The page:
Additionally any potentially disruptive work like upgrades etc can be scheduled outside of business hours so that they won't impact users
Something tells me that if you can schedule upgrades "outside of business hours", your scale is small (because in a global company, it's always "business hours" somewhere), which makes the cost argument even more prominent.
And any large business will already be doing Backups, DR etc for their existing systems.
Any? Are you sure?
If you work in a large business that needs git but doesn't have backups and has no disaster recovery plan at all you're going to have much bigger things to worry about than a git repo being offline.
Gonna call BS on that.
It can achieve better uptime, if you ignore the downtime for upgrades, the downtime for configuration errors, the downtime when the disk fills up...
Besides the last one, the others you can schedule when developers are not actually working on something, or give a headsup so developers can be prepared in case of errors.
In the case of GitHub, Microsoft deploys changes whenever they want, whenever you want it or not.
That's because GitHub is used by millions of people every day all over the world. Business hours for them are around the clock. No matter when they update, if it breaks something, many people will hear about it regardless of when the break was deployed.
Btw, you cannot compare a scheduled maintenance window with an unplanned downtime ... maybe in the middle of an important deployment.
So 10 minutes a month for upgrades, zero time for the rest because you are managing it just fine.
Not add new features every week? Seriously, you cannot tell me that you cannot run a minimal version of a git repo service much more stable than that. I blame the need for new shiny stuff.
Ya'll make me laugh. Don't add any features and "This thing is dead, nothing new in years, find an alternative" But a company actively adds new features their customers are asking for and you're upset that they're adding new features.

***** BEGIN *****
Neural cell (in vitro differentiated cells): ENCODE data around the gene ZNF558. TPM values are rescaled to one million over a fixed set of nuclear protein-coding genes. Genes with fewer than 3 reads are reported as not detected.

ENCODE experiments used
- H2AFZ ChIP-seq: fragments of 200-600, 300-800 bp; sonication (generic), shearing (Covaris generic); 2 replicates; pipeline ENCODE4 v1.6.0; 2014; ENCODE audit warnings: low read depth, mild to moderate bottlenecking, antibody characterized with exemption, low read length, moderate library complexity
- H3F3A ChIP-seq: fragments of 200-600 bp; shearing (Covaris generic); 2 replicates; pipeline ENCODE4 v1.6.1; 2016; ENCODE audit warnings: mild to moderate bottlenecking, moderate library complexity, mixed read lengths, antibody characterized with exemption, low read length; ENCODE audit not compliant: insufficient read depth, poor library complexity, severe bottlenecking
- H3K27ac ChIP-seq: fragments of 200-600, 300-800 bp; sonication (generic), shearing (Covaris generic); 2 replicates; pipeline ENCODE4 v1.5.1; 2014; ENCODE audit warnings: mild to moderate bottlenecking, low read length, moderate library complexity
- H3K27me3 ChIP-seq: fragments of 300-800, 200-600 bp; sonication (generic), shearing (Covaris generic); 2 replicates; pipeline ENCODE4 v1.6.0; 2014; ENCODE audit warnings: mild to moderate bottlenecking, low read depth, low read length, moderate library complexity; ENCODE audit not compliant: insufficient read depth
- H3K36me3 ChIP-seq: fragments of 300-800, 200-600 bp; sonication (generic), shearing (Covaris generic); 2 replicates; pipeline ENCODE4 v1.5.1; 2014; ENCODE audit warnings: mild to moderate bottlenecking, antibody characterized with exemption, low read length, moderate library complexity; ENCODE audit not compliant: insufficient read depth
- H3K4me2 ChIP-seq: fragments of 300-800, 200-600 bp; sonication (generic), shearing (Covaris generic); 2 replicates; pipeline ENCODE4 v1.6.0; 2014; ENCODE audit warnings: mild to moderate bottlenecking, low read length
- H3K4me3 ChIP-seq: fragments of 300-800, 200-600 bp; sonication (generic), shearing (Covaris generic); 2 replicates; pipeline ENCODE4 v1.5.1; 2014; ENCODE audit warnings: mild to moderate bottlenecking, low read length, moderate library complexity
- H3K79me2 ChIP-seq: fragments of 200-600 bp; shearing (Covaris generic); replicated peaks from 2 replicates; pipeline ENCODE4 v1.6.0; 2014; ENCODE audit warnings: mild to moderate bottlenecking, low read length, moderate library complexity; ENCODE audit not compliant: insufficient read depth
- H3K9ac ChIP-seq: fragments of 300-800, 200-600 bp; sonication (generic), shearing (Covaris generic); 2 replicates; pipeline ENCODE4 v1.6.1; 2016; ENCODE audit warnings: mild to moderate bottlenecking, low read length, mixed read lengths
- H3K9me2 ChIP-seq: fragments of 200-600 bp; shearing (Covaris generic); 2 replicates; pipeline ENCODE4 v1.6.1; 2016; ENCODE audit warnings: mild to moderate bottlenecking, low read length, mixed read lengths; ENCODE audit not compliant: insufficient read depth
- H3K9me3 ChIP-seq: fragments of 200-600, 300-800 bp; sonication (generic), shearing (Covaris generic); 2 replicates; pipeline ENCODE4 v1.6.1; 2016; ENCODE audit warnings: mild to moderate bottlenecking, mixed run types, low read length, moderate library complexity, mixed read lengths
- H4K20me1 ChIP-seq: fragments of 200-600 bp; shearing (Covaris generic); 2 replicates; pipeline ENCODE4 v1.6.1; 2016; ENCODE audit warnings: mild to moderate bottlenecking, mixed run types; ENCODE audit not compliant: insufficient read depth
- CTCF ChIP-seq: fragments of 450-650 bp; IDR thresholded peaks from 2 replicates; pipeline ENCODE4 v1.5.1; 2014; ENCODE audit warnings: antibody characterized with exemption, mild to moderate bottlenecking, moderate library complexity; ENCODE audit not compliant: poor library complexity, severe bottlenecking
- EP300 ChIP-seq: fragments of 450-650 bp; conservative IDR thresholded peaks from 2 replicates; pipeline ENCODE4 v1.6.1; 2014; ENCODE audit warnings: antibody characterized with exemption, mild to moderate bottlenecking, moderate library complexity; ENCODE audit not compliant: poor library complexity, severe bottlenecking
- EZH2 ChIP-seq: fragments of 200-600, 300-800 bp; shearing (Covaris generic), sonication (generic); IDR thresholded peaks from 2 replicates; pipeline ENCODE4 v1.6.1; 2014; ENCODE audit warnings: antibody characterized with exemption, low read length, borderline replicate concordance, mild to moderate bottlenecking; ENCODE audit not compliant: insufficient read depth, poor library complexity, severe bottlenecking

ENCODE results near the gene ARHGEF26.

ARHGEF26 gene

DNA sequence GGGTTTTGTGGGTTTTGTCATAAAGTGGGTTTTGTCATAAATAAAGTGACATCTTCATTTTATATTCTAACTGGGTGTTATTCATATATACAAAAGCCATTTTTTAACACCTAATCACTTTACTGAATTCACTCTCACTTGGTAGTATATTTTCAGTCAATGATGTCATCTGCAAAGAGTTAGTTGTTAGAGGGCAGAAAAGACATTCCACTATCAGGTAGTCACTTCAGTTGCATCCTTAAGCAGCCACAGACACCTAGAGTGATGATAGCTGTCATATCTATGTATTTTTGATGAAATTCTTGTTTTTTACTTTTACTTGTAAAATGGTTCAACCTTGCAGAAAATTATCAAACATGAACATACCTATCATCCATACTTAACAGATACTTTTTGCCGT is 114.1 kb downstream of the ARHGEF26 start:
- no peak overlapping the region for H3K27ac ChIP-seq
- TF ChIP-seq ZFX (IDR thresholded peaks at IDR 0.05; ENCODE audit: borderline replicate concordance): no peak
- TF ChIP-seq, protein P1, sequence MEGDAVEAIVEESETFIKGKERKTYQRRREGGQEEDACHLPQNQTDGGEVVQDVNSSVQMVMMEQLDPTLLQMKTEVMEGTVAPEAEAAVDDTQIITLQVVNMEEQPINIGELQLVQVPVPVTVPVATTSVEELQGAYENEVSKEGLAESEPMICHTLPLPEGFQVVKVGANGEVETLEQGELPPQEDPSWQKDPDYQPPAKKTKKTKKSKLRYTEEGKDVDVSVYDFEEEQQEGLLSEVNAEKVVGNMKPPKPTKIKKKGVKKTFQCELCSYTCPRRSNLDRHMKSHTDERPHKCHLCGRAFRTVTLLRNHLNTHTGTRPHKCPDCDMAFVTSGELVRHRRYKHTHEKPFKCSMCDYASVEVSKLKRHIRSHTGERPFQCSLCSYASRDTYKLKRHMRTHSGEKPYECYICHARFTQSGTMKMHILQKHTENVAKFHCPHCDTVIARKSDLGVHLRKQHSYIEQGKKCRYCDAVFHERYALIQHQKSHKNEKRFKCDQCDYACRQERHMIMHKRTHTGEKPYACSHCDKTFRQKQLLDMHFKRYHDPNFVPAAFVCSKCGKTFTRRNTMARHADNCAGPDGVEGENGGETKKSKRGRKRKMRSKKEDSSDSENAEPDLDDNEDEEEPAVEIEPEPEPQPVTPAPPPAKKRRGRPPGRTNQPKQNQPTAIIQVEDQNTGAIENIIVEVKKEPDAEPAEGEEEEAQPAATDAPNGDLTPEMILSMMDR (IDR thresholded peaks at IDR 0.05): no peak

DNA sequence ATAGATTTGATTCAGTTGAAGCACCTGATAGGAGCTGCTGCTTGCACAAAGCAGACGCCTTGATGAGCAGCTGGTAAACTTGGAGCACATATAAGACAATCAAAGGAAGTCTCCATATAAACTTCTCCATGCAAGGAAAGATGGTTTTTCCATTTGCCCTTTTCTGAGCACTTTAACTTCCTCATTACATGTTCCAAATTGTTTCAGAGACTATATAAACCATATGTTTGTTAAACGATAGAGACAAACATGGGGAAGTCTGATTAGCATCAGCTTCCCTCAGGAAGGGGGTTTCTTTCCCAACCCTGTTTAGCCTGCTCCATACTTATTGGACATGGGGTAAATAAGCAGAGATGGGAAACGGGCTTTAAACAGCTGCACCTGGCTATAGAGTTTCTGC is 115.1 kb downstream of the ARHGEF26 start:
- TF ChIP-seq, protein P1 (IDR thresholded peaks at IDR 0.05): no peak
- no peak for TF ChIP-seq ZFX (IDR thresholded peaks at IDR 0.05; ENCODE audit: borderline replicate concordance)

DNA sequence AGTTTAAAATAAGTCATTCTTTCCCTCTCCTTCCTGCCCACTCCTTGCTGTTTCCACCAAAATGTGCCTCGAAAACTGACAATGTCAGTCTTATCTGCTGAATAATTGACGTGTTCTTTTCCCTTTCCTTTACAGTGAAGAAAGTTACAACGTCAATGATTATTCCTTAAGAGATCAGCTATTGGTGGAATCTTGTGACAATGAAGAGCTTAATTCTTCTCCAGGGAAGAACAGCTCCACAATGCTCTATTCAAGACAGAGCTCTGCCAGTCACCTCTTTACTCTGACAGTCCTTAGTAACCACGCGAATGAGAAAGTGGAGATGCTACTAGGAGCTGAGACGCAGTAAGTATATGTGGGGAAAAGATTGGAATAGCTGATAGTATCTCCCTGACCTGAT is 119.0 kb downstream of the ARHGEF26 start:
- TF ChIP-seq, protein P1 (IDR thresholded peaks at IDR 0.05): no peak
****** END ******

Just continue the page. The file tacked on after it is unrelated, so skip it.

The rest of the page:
Pick a lane.
I know the comments of these posts before I even open them. HN is an echo chamber of predictability.
I'd be interested to see if there is any correlation there.
Although I guess the benefit is that the CTO gets a psychological lift of looking over Jeremy from IT's shoulder when he tries to fix the issue rather than being at the mercy of some engineers which the company can't fire.
Some wiz-bang new graduates calling themselves Engineers probably haven't a clue - sure, but for everyone else, you probably still have folks employed that did just that on a professional level.
It's not hard - and often it's less expensive. Particularly for a turn-key paid product like Github Enterprise or GitLab.
I've been running self-hosted software, and GitLab in particularly, for over a decade at various jobs.
It almost never goes down. It fact, its up way way way more often that GitHub!
I set aside time today to go through my notifications and I can’t because of this. Notifications are trickier to decentralise but still, ugh.
All it takes is more people using it, and people here on HN are more suitable than others to start playing around and build their projects with it.